Ruddy Light

It was an unlikely place for the dam of a future Reine-de-Course to capture a stake race, but nevertheless there she was, Washoe Belle, dam of Ruddy Light, and future ancestress of Alydar and T. V. Lark – winning the Juvenile Stakes at Denver, Colorado.  The date was June 19, 1915, and the winner’s share of the purse was a whopping $670.  As might be expected for a mare whose stakes credentials were so suspect, Washoe Belle eventually became a claimer.

When Washoe Belle was retired, she was duly bred to the imported Polymelus stallion *Honeywood and the result was Ruddy Light, who later became the property of John Marsch, a Chicago businessman who also owned her daughter Chicleight.  Chicleight, Ruddy Light’s best offspring, was a daughter of the Spearmint sire *Chicle.

Chicleight won the Pimlico Nursery Stakes and became the main agent through which Ruddy Light’s legacy would be bequeathed to the Thoroughbred world.  As such she would eventually stand tall as testament that small breeders can and oftentimes do breed great foundation matrons.

One early account of Marsch’s ownership in American Race Horses suggests that the breeder was seeking help in deciding on the best possible mating for Chicleight and in so doing solicited the aid of THE BLOOD HORSE staff.  In the midst of such discussions, he decided to send his speedy filly to the fine E. R. Bradley stallion Blue Larkspur.

The idea seemed a good one when the result of the mating, Lightspur, won stakes at two and three.  Sadly, however, he broke down at Churchill Downs and had to be destroyed late in his classic season.

The second mating to Blue Larkspur proved more fortuituous.  A filly named Blue Delight was the result of the union and since Marsch had given the foal to his wife, it was in the colors of Mrs. Marsch that Blue Delight won such races as the Arlington Lassie Stakes.

Described as big and strong, she apparently was also sounder than her full brother, racing well at four and wining four handicaps including the Cinderella, Arlington Matron and Cleopatra.  At five, she bowed a tendon and was retired.

Blue Delight’s first offspring was the Whirlaway colt Blue World who was sold for $15,700 as a yearling.  He made only one start and died suddenly.  Marsch, perhaps discouraged by the quirky nature of the family, decided to divest himself of his breeding stock, selling all 20 of his mares to Henry H. Knight in 1946.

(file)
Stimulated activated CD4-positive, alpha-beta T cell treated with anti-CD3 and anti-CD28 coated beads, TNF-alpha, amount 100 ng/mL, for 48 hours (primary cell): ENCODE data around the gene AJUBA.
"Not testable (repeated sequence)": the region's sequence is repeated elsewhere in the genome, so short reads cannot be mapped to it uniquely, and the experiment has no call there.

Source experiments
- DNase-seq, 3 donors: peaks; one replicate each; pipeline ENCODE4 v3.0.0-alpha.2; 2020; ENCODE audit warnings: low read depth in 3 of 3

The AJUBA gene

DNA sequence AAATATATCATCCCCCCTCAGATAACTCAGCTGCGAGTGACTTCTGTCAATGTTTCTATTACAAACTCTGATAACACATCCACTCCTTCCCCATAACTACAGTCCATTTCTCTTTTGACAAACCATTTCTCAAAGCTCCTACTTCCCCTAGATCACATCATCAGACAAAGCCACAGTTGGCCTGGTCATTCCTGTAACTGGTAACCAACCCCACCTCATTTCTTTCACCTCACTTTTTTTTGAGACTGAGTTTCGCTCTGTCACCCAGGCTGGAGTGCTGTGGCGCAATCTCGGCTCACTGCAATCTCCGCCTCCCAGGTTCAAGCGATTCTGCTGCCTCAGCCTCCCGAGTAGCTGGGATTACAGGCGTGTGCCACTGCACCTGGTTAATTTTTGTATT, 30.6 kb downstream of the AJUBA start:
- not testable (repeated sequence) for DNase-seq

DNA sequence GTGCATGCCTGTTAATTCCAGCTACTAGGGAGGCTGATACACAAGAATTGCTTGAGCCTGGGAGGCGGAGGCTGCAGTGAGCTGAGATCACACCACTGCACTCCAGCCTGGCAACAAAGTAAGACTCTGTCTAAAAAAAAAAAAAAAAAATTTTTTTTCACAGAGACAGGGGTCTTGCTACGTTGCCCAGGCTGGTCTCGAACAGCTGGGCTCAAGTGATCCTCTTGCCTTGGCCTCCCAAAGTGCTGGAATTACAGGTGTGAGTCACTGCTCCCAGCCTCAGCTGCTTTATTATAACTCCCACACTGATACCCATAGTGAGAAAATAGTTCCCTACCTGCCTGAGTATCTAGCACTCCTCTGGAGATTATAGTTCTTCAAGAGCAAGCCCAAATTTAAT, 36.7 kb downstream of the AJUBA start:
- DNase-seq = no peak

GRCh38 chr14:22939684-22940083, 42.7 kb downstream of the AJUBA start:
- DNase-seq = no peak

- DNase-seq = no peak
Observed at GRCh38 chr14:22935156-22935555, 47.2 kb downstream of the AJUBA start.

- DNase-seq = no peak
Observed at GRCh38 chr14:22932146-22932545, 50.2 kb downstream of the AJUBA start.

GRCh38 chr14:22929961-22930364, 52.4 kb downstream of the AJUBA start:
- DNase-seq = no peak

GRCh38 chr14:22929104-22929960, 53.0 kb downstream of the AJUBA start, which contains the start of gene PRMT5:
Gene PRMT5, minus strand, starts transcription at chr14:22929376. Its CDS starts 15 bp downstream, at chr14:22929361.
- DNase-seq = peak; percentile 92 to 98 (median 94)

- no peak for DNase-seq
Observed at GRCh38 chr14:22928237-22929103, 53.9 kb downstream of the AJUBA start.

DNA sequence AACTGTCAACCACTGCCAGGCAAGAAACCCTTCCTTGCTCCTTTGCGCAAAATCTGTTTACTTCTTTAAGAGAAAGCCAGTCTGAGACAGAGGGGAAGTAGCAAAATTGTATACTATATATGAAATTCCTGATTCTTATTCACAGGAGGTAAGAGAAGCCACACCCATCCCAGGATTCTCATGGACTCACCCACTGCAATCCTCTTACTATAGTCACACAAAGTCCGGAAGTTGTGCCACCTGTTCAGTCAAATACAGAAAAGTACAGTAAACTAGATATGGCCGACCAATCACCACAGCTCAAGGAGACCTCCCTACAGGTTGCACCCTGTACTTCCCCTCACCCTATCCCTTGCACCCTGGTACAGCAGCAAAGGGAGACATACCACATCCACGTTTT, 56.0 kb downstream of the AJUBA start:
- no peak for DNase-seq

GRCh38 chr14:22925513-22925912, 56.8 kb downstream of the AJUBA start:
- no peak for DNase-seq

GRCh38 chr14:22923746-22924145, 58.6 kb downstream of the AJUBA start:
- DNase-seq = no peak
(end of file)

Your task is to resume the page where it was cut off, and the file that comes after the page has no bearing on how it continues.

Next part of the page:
Knight, who oftentimes acted as agent, knew that a buyer was immediately available for Blue Delight and in due course she was sold to Warren Wright and took up her permanent home at Calumet Farm.  It was at Calumet that the real glory of the family came to full bloom.

At Calumet, Blue Delight produced eight foals:  All Blue, a son of Bull Lea who won the San Antonio Handicap; Whirling Lark, a daughter of Whirlaway who became the ancestress of multiple Grade I winner and millionaire El Senor; Bubbley, another Bull Lea filly who won the Kentucky Oaks but whose family contains only a handful of good stakes horses; Turk’s Delight by *Alibhai who ran second in the Santa Anita Handicap and was a useful California sire; Princess Turia by *Heliopolis, who won the Acorn Stakes and Kentucky Oaks and foaled champion three year old Forward Pass, who was awarded the 1968 Kentucky Derby upon the disqualification of Dancer’s Image but who won the Preakness on his own; Kentucky Pride, another Bull Lea colt for whom the highest classic hopes were held but who disappointed in that regard though he did win stakes; Delidore, a daughter of Commodore M. whose branch contains the good California racemare Linda Card and finally, her piece de résistance, Real Delight.